Wednesday, 11 March 2009



World class competitors from around the globe will, this summer, contest the first Great Channel Swim race for 50 years between England and France. The revival of the classic endurance event from Dover to Calais will take place when the tide is expected to be most favourable in a window between August 19th and 24th. Eight elite male swimmers, headed by Bulgaria’s Peter Stoychev who holds the world record time of six hours 57 minutes for the Channel swim and six women
will be invited to take part.

"I'm sure this revival of what was regarded as one of the world’s classic distance races will capture the imagination of the public," said Brendan Foster, Chairman of organisers, Nova International, the sports marketing agency, who staged the first Great North Swim last year.

Foster added: "We are in discussions with some of the worlds leading distance swimmers and the initial feedback is that they are very interested in getting involved in such a historic challenge.

"I am delighted that Cassie Patten, last summer's Olympic Games 10 kilometres open water swim bronze medallist, will carry British hopes and I'm sure she won't be overawed by either the opposition or the distance."

The roots of present day Channel swimming go back to 1875, when Captain Matthew Webb became the first person to successfully cross the channel from Dover to Calais in a time of 21 hours and 45 minutes. However it wasn’t until 1950 that top class international swimmers from around the world were recruited to take part in the first Daily Mail International Cross Channel Swimming Race.

Egyptian Army Lieutenant Hassen Abdel Rehim and Eileen Fenton, a 21-year-old religious studies teacher from Dewsbury in West Yorkshire, were the first winners, their victories capturing the imagination and admiration of the nation. Only nine of the 24 starters - a third of them women - completed the gruelling 22 mile distance across one of the world's busiest shipping lanes.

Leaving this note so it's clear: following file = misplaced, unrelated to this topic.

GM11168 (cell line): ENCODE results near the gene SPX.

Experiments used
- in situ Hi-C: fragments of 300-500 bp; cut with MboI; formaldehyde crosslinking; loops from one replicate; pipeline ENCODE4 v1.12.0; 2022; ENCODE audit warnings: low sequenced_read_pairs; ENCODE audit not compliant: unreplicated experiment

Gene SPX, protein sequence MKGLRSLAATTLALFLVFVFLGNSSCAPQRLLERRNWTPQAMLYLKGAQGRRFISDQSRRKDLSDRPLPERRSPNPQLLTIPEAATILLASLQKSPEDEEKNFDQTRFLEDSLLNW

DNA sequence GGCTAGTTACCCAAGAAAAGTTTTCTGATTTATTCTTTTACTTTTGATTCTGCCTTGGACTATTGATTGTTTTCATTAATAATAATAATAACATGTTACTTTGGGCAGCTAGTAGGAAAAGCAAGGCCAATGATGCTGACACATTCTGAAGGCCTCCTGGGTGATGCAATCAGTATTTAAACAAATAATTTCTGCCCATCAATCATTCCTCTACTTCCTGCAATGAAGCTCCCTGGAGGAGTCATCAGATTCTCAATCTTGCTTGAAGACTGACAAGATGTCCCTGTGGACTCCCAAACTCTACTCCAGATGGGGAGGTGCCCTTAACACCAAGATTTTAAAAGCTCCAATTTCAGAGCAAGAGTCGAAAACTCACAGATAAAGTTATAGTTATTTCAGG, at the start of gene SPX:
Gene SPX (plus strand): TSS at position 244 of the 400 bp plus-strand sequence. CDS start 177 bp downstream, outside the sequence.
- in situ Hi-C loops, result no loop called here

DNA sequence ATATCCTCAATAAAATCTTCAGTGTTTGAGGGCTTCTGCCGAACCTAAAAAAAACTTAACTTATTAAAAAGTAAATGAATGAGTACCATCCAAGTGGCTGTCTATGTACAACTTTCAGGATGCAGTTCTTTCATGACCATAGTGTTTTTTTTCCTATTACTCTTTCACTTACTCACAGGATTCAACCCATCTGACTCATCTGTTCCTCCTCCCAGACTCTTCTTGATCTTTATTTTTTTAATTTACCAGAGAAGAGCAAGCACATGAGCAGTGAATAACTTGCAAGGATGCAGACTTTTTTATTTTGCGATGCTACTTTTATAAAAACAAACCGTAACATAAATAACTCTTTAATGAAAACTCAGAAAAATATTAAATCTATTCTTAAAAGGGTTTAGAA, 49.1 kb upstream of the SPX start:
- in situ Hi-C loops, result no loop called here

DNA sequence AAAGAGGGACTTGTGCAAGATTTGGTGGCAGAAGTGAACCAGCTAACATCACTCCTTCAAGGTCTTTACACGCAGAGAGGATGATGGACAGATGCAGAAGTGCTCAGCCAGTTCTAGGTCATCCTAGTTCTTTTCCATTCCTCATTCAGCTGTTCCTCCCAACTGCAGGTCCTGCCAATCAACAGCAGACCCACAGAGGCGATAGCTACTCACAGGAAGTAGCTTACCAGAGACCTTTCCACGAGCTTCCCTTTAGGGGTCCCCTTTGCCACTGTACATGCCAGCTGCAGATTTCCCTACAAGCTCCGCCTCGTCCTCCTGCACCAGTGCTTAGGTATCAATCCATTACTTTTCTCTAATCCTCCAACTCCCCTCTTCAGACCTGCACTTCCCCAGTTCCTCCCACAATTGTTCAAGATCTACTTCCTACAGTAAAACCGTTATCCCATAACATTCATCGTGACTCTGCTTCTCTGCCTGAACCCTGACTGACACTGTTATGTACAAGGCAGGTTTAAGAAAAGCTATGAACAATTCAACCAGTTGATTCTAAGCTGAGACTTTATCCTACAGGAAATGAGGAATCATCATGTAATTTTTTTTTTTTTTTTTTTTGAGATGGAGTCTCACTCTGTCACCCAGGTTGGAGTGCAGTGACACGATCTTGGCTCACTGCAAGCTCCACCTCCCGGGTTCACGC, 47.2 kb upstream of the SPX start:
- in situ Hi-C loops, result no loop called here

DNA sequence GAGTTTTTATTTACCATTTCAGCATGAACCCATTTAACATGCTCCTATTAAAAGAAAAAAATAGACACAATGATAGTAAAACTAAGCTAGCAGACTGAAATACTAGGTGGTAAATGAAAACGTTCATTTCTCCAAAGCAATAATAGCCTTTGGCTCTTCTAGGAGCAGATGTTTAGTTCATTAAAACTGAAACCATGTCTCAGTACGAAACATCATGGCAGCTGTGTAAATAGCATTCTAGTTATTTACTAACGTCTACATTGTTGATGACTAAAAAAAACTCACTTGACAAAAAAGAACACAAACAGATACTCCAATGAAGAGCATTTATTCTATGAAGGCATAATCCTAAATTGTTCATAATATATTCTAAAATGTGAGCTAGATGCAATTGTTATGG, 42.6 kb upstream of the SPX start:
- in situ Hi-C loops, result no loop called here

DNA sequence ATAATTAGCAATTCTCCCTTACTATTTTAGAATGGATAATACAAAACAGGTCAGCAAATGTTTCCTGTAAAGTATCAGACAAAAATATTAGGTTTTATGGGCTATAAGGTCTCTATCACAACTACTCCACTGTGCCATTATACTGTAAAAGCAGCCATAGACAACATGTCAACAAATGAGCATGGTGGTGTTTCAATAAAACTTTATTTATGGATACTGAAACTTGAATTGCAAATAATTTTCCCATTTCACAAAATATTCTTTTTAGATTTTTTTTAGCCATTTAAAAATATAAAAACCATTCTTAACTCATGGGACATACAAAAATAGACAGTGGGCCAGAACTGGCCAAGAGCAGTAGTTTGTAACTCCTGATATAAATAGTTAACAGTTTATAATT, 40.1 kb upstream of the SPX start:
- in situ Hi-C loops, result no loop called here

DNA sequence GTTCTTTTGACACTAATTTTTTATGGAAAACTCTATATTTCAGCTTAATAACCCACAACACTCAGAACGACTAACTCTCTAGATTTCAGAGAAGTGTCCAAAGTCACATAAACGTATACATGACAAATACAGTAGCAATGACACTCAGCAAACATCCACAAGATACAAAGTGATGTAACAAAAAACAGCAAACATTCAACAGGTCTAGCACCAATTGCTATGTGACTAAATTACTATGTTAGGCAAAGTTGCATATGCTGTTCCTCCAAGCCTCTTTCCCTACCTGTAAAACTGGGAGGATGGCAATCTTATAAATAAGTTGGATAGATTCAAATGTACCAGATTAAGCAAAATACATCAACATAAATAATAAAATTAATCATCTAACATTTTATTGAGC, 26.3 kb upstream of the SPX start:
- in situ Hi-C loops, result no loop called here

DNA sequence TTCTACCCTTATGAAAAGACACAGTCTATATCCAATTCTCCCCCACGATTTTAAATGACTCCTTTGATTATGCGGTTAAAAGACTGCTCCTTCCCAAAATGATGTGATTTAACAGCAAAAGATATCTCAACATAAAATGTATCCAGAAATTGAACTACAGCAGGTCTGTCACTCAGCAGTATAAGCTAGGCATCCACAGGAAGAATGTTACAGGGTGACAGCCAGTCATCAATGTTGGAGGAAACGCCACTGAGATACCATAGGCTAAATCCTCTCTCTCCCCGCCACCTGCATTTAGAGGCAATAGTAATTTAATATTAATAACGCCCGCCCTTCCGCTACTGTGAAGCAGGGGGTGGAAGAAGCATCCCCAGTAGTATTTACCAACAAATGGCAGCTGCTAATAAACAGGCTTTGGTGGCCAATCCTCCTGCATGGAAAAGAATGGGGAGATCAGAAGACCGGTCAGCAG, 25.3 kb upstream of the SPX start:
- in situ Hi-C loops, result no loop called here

The second race saw a local success with Sam Rockett, the manager of Folkestone Pool, reaching the shore first as 18 of the 20 entrants completed the swim, thrilling the huge crowds watching from the start and finish landmarks of Shakespeare Beach at Dover and Cap Gris Nez in France.
Holiday Camp founder Billy Butlin also funded the swim in the 1950’s and for a
number of years Egyptian swimmers were dominant.

However, the Suez Canal crisis of 1956 and the political tension it created saw Butlin take the controversial decision to ban Egyptians, which saw him receive a Government rebuke from the Foreign Office for getting involved in international affairs. He subsequently withdrew funding, instead donating it to other sporting events and the Channel Swim once again become an individual challenge.

Now Nova International, who also organise the Bupa Great North Run, the world's biggest half marathon and Britain’s biggest open water swimming event, the Great North Swim, are determined to ensure the Swim re-enacts the excitement it provoked in its golden years half a century ago. There will also be two relay boats of between 6 and 8 swimmers competing on
the day of the event. To build upon the occasion there will be a Great Channel Swim Relay with 12 boats comprising six to 10 members, on standby from August 20 to take to the sea on the first available good day following the main race.

No comments: